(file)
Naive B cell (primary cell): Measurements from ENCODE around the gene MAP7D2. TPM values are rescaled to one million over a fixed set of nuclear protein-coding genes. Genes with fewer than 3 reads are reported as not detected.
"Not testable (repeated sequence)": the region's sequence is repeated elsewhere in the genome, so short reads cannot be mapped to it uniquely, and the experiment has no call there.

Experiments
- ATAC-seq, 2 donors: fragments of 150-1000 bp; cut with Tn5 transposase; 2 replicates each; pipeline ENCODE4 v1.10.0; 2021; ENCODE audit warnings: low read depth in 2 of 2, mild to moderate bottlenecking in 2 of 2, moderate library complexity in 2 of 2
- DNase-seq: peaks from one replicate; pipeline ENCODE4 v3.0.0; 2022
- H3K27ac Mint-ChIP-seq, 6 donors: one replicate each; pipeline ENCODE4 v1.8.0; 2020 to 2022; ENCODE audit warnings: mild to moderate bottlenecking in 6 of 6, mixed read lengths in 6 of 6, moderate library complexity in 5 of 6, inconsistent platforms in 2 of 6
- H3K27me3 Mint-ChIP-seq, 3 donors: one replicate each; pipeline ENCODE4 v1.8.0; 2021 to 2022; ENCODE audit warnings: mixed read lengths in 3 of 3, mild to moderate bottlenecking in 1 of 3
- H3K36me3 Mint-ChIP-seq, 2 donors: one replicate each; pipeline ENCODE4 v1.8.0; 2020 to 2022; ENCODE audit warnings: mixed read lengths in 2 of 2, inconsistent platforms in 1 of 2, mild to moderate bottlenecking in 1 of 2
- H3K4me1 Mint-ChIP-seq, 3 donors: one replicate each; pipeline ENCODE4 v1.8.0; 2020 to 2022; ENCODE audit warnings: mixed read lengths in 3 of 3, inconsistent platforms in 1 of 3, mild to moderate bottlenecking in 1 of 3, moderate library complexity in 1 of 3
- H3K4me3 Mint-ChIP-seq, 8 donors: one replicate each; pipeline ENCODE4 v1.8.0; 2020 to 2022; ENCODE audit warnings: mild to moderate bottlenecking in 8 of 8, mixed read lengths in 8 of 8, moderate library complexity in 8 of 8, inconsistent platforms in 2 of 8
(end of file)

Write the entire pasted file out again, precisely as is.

Naive B cell (primary cell): Measurements from ENCODE around the gene MAP7D2. TPM values are rescaled to one million over a fixed set of nuclear protein-coding genes. Genes with fewer than 3 reads are reported as not detected.
"Not testable (repeated sequence)": the region's sequence is repeated elsewhere in the genome, so short reads cannot be mapped to it uniquely, and the experiment has no call there.

Experiments
- ATAC-seq, 2 donors: fragments of 150-1000 bp; cut with Tn5 transposase; 2 replicates each; pipeline ENCODE4 v1.10.0; 2021; ENCODE audit warnings: low read depth in 2 of 2, mild to moderate bottlenecking in 2 of 2, moderate library complexity in 2 of 2
- DNase-seq: peaks from one replicate; pipeline ENCODE4 v3.0.0; 2022
- H3K27ac Mint-ChIP-seq, 6 donors: one replicate each; pipeline ENCODE4 v1.8.0; 2020 to 2022; ENCODE audit warnings: mild to moderate bottlenecking in 6 of 6, mixed read lengths in 6 of 6, moderate library complexity in 5 of 6, inconsistent platforms in 2 of 6
- H3K27me3 Mint-ChIP-seq, 3 donors: one replicate each; pipeline ENCODE4 v1.8.0; 2021 to 2022; ENCODE audit warnings: mixed read lengths in 3 of 3, mild to moderate bottlenecking in 1 of 3
- H3K36me3 Mint-ChIP-seq, 2 donors: one replicate each; pipeline ENCODE4 v1.8.0; 2020 to 2022; ENCODE audit warnings: mixed read lengths in 2 of 2, inconsistent platforms in 1 of 2, mild to moderate bottlenecking in 1 of 2
- H3K4me1 Mint-ChIP-seq, 3 donors: one replicate each; pipeline ENCODE4 v1.8.0; 2020 to 2022; ENCODE audit warnings: mixed read lengths in 3 of 3, inconsistent platforms in 1 of 3, mild to moderate bottlenecking in 1 of 3, moderate library complexity in 1 of 3
- H3K4me3 Mint-ChIP-seq, 8 donors: one replicate each; pipeline ENCODE4 v1.8.0; 2020 to 2022; ENCODE audit warnings: mild to moderate bottlenecking in 8 of 8, mixed read lengths in 8 of 8, moderate library complexity in 8 of 8, inconsistent platforms in 2 of 8